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Quetzal

feathers, mexico, name, god, quetzalcoatl, bird and races

QUETZAL, lat-sal', a very beautiful bird of the trogon (q.v.) family (Pharomarcus ma: cinno), intimately connected with the mythol ogy and history of the Maya, Quiche and Nahuatl races of Mexico, Yucatan and Guate mala. The name of the bird in Aztec is de rived from its bright green color. Its tail feathers, which are from two to three feet long, were used as decorations for priests of the Toltec god Quetzalcoatl and for people of noble birth. So much was it used in this con nection and so stringent were the restrictions placed upon its use by persons other than those entitled to wear it, that the word came to have the sense of royal and sacred in the Aztec lan guage. The Yucatecan king of Mayapam wore for a crown a plain golden circle sun. mounted with a plume of quetzal feathers. Only the king and the high nobles could wear these feathers which were used to mark very exalted rank in Mayapam, and such store was placed by the quetzal that the of death was provided for any one killing one or wearing or having quetzal feathers in his pos session. The plumage of the quetzal was com monly used as a distinctive badge of the Toltec god of the air, Quetzalcoatl (q.v.), the in congruous parts of whose compound name (quetzal-coatl, or feathered serpent) can only be properly explained when the fact is kept in mind that °quetzal" came to be used as the badge of royalty or high rank in both men and deities. The shield and the mace or baton of authority of Huixtocihuatl, were orna mented with quetzal feathers, and the long tail feathers of this bird were sculptured on stone in Yucatan, southern Mexico and Guatemala as the symbolical representation of the Maya and Quiche culture gods. Quetzalcoatl, the 'Fair God,' is presented in the form of a coiled serpent ornamented with feathers resembling those of the quetzal. Several stone effigies of him in this form are preserved in the National Museum of Mexico and others have been dis covered in the ruins of ancient cities all the way from Central Mexico to Guatemala. Quetzal feathers were used as decorations for the armor of Mexican nobles in preconquest days and in the making of the wonderful feather pictures of the Aztecs and other cultured races of Mexico, and also in the manu facture of wall tapestries whose beauty brought unstinted praise from the Spanish conquerors.

The palaces and temples of the Toltecs and the magnificent new palace of Montezuma H were decorated with these brilliant feather hangings. But all work of whatever class into which the feathers of the quetzal entered was reserved for the use of the king, the nobles, the statues of the gods and the temples. It has been said that the trail of the serpent (the most graphic symbol of the god of the air) is over all Mexico, but wherever the serpent is sym bolically present the quetzal is its inseparable companion. In recognition of the important part played by the ckuetzal in the religion, his tory and political hfe of the cultured races of Mexico and Central America, it has been made the central figure in the modern coat of arms of Guatemala.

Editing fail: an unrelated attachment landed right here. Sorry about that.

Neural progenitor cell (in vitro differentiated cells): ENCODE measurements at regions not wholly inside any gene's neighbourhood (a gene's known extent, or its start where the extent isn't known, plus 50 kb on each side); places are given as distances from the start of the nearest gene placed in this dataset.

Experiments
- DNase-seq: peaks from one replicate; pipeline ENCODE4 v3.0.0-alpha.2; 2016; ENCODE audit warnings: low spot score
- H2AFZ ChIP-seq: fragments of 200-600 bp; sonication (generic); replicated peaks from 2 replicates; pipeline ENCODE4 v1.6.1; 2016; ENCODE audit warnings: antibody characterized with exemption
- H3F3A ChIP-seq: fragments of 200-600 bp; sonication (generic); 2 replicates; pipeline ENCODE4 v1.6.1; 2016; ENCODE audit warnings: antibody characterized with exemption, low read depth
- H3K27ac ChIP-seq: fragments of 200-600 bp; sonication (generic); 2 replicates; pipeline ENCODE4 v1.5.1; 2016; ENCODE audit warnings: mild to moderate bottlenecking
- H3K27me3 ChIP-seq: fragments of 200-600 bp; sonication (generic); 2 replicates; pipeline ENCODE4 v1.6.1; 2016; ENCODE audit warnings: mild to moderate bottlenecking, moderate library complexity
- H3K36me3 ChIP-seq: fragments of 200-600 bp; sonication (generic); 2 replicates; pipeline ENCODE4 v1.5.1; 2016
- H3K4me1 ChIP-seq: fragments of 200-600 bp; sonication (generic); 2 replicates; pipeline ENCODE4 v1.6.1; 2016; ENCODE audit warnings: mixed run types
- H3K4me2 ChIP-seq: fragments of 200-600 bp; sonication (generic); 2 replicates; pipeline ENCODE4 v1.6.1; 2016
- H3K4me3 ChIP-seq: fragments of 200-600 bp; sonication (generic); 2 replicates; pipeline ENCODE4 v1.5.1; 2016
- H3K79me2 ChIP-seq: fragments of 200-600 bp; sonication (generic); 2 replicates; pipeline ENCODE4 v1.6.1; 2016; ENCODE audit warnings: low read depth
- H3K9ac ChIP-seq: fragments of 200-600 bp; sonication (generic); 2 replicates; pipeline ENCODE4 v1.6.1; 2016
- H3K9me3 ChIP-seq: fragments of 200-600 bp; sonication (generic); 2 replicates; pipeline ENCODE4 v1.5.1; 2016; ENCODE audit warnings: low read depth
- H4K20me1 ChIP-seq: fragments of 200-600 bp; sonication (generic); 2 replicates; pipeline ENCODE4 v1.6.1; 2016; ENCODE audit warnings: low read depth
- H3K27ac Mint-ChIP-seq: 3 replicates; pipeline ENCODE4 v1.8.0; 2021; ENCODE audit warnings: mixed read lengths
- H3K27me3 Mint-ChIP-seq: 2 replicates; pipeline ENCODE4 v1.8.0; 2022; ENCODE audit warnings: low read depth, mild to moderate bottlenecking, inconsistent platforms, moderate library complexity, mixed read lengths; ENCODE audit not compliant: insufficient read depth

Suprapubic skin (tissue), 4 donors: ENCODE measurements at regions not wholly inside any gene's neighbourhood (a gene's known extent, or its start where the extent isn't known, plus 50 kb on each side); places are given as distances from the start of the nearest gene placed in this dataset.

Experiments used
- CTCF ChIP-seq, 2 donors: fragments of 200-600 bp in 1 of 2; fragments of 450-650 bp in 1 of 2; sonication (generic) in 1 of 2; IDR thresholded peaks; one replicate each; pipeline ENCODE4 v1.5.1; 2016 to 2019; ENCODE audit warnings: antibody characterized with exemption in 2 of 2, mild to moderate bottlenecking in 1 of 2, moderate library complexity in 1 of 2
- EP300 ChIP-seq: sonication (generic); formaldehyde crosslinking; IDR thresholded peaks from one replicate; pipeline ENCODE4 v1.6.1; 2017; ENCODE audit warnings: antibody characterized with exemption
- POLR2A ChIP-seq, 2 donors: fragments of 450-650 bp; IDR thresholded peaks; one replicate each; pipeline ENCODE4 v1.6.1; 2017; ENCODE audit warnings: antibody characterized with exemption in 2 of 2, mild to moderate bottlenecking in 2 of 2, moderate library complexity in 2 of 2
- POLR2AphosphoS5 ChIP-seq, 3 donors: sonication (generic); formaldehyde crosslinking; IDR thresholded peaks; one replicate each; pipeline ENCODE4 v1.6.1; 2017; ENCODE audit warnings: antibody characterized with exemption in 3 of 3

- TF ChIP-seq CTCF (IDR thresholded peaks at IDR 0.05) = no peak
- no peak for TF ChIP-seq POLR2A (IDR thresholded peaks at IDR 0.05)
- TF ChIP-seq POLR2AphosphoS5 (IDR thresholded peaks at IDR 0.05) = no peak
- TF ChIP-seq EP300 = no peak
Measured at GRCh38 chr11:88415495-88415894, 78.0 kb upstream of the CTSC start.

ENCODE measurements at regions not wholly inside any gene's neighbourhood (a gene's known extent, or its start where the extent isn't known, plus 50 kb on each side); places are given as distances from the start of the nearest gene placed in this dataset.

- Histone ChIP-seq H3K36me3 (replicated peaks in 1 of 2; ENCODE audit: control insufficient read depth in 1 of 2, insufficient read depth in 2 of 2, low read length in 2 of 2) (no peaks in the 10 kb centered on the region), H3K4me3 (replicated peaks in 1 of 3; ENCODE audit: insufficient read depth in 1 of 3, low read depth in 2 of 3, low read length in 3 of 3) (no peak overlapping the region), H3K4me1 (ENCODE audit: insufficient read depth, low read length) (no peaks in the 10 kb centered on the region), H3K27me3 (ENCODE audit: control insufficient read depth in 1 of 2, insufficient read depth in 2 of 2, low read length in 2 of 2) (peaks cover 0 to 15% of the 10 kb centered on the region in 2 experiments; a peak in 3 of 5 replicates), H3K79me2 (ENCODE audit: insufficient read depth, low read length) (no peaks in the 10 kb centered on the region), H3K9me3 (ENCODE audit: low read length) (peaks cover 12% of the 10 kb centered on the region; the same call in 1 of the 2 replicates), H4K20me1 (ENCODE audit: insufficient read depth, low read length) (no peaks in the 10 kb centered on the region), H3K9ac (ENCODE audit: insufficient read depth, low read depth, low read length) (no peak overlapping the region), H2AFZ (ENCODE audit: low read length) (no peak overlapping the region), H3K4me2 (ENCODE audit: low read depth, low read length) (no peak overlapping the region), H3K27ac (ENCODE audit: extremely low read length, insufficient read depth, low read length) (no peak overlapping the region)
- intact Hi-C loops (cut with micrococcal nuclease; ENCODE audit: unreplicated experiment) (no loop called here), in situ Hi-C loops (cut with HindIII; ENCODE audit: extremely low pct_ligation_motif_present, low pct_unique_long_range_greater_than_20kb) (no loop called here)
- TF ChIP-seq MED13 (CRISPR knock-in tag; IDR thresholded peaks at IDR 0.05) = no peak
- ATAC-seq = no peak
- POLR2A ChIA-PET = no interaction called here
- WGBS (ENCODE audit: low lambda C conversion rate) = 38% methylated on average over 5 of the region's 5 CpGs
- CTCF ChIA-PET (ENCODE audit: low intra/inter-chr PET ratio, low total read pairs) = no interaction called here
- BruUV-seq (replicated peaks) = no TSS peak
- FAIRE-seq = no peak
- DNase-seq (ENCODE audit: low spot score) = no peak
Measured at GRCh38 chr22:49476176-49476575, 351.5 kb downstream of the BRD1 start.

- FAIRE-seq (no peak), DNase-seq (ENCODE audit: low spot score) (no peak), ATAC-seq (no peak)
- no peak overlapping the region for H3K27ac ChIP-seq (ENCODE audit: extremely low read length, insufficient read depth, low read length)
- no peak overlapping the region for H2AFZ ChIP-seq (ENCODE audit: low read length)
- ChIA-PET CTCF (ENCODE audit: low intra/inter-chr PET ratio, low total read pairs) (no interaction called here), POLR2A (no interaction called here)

The word quetzal seems to have been used in compounds as a contraction for Quetzal coati; and the name of one of the Chichimeca rulers given as Quetzal, which is probably a contraction of his ecclesiastical title as head of the state religion. All accounts of the quetzal represent it as a very shy and retiring bird inhabiting thick forests where it is rarely seen. It is not probable, therefore, that the numerous towns and localities bearing its name should have been named from its presence there. It is more likely that in each of the places so named there was a shrine of the air god, Quetzalcoatl. The presence of names begin ning with quetzal far down into Guatemala is an evidence of Nahua culture in these regions and would seem to indicate the subjection of them by the Aztecs or other Nahua races since almost always the compound name beginning with quetzal is Nahuatl. Thus Quetzalpan is of the quetzal"; Quetzalteuhtli "the Lord Quetzal" ; Quetzalatl, the "Quetzal River" or water; Quetzalpopoca, the "place of the smoky quetzal)); Quetzaltcpec, the "hill of the Quetzal p; Quetzalxochitzin, composed of quetzal, xochitl (flower), tzin (princess), the °Quetzal—Flour—Princess"; the full name of Xochitl, the traditional discoverer of pulque, the national drink of Mexico. It would seem that among the collection of birds in the royal aviary or place of Montezuma II in Mexico City, the quetzal was successfully raised. See TitocoN; QUETZALCOATL.